We've featured Brian McCarty's terrific toy photography many times on Boing Boing. He's a master at setting a perfect scene and using just the right perspective to trick me into thinking that the strange vinyl characters on my shelf come alive when I'm not looking. Brian's photos are now collected in a wonderful hardcover book appropriately titled Art-Toys. The book includes more than 100 photos, each on its own page, featuring toys designed by Mark Ryden, Gama-Go, Frank Kozik, FriendsWithYou, Tim Biskup, Amanda Visell, Attaboy, and dozens of other artists. BB pal Douglas Rushkoff wrote the intro. I really dig the back-of-the-book "behind-the-scenes" snapshots that reveal the time, detail, and love that goes into every one of Brian's photos. Art-Toys by Brian McCarty (Amazon)
Brian McCarty: Obama (toy) at the Lorraine Motel
Brian McCarty's photo of Hello Kitty
Brian McCarty's photo of El Chupacabras
Moon Wanderers photographed by Brian McCarty
Mark Ryden's first toy, photographed by Brian McCarty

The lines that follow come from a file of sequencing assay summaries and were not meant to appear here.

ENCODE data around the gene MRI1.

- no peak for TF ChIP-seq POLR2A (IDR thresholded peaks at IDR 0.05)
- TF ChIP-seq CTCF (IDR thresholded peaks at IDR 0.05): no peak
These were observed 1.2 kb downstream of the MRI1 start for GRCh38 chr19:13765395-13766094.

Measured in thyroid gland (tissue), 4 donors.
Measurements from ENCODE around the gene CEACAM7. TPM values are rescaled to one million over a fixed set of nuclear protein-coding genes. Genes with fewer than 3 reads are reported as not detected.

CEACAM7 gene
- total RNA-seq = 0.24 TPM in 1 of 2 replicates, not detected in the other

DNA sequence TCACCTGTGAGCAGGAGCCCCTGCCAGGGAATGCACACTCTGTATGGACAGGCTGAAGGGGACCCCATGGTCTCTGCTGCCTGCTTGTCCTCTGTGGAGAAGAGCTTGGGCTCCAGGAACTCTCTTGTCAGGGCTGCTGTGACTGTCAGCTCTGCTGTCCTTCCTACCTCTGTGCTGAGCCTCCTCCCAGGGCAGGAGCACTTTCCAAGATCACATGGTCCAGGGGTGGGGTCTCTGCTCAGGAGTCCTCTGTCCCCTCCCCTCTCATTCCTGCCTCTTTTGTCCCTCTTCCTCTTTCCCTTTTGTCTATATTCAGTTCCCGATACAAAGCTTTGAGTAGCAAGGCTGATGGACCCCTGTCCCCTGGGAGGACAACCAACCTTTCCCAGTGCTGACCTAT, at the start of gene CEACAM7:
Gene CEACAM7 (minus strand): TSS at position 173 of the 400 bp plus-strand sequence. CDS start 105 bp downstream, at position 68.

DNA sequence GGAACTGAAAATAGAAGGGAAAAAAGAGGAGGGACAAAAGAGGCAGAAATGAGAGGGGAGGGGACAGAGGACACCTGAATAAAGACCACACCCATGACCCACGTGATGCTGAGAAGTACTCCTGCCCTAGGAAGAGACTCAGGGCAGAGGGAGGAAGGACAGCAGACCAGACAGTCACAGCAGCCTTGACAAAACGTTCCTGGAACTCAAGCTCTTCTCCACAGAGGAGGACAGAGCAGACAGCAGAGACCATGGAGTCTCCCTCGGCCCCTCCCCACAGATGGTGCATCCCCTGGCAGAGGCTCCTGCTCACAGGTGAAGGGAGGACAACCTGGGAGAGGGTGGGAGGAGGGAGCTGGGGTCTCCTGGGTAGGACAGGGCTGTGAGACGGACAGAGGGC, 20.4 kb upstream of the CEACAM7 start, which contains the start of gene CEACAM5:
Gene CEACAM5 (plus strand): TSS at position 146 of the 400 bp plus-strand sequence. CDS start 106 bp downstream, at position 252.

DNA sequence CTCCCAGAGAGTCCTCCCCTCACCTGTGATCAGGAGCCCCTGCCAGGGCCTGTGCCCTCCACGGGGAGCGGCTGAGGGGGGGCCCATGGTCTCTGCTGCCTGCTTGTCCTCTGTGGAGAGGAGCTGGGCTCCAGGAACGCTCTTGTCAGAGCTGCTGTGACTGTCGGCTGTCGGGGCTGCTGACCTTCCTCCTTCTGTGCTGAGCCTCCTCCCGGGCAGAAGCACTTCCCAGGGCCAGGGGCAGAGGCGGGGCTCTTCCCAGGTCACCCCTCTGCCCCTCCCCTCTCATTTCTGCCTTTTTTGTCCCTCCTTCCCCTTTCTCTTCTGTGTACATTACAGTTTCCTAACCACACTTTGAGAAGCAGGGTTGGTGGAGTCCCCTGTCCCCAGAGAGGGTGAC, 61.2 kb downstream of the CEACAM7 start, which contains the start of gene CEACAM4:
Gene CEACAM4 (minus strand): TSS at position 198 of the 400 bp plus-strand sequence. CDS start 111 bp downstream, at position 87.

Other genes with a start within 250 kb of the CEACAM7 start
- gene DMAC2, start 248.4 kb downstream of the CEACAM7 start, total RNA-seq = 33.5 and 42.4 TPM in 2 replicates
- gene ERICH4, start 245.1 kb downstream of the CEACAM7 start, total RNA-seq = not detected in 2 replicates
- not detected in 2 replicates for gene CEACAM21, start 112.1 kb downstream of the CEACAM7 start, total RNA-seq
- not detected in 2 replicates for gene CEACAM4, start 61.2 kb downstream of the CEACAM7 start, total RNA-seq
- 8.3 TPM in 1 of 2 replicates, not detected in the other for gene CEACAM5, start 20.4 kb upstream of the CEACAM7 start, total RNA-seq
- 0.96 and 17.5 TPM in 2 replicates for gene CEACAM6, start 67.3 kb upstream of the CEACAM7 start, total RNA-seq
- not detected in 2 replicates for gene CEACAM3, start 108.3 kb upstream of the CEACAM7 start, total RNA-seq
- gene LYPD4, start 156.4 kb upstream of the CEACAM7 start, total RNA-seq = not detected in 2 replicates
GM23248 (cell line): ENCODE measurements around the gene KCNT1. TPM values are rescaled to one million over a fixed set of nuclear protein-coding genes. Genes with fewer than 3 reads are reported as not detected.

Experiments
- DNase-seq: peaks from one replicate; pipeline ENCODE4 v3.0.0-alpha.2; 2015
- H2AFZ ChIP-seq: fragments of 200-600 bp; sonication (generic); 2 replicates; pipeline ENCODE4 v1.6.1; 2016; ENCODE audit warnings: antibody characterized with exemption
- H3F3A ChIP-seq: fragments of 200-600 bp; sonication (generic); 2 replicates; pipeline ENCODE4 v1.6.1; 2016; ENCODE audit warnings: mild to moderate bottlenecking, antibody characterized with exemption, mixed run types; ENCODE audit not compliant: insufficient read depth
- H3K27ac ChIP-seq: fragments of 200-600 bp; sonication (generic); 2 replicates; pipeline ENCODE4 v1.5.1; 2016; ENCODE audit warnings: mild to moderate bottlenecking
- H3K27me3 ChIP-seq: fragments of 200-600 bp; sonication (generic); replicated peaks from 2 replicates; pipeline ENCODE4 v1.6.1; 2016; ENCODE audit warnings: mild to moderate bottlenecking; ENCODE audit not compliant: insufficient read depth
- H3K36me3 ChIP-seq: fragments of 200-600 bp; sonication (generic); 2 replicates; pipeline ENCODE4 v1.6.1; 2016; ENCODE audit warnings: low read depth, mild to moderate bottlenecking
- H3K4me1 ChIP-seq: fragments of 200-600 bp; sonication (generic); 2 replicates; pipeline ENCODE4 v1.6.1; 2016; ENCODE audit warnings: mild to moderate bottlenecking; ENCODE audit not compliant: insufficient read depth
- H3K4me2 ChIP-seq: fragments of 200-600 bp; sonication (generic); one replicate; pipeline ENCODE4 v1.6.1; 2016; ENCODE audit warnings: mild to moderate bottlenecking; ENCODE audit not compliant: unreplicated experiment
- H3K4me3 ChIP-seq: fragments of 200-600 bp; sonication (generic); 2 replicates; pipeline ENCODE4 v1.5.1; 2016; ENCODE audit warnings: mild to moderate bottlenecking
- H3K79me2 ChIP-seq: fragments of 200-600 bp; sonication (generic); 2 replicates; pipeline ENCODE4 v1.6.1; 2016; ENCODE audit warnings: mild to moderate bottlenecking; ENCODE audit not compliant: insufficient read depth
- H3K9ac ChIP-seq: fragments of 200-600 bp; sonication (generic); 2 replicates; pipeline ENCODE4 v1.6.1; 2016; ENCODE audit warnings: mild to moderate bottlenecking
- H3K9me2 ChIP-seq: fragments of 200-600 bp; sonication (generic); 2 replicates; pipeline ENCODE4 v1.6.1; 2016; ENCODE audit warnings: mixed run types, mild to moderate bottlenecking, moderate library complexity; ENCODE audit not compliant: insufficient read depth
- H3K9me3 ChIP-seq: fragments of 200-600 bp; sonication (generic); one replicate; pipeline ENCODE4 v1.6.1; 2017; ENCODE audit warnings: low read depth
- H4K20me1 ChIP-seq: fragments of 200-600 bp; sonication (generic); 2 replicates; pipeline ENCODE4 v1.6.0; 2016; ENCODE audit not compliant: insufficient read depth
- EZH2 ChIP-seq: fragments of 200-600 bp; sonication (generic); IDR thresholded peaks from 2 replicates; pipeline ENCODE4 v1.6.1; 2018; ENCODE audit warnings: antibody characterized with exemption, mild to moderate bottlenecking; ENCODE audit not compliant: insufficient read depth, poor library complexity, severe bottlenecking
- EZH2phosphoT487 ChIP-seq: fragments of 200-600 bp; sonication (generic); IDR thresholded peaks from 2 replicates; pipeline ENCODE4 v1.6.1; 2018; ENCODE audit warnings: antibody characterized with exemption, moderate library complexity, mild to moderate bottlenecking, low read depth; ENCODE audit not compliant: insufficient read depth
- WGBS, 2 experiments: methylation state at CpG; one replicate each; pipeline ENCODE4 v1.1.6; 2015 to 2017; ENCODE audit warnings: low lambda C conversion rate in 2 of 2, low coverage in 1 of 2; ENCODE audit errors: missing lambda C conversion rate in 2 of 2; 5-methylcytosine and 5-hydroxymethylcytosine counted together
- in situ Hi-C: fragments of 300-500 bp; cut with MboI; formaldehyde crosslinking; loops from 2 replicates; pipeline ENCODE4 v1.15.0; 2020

Brian McCarty's art toy photography
Brian McCarty's Sasquatch photo
Brian McCarty: "God of Animation" toy photo and a TV series ...
Read the rest
KQED's QUEST looks at the ultra-rare albino redwood trees: "Only a few dozen albino redwood trees are known to exist. They are genetic mutants that lack the chlorophyll needed for photosynthesis. But how and why they survive is a scientific mystery." Albino Redwoods, Ghosts of the Forest Read the rest
Archaeologists at Ikiztepe, Turkey unearthed two glass obsidian blades they believe were used for neurosurgery 4,000 years ago. Why do they think these were tools for Bronze Age brain surgery? Because they found scarred skulls there too. New Scientist interviewed excavation director Ã–nder Bilgi:
What makes you think they were used for surgery? Read the rest
We have found traces of cuts on skulls in a nearby graveyard. Out of around 700 skulls, 14 have these marks. They could only have been cut with a very sharp tool. At this time, 4000 years ago or more, it could only have been an obsidian blade. The cut marks show that a blade was used to make a rectangular opening all the way through the skull. We know that patients lived at least two to three years after the surgery, because the skull has tried to close the wound.
Have you uncovered any clues to why this surgery was performed?
There seem to be three main reasons. The first is to relieve the pressure of a brain haemorrhage; we found traces of blood on the inside of some of the skulls. The second is to treat patients with brain cancer, as we can see pressure traces from the cancer inside some of the skulls. And the final reason was to treat head injuries, which seem to have been quite common. The people of Ikiztepe got their copper from mines in the local mountains, and we think they had to fight other local people for access to it.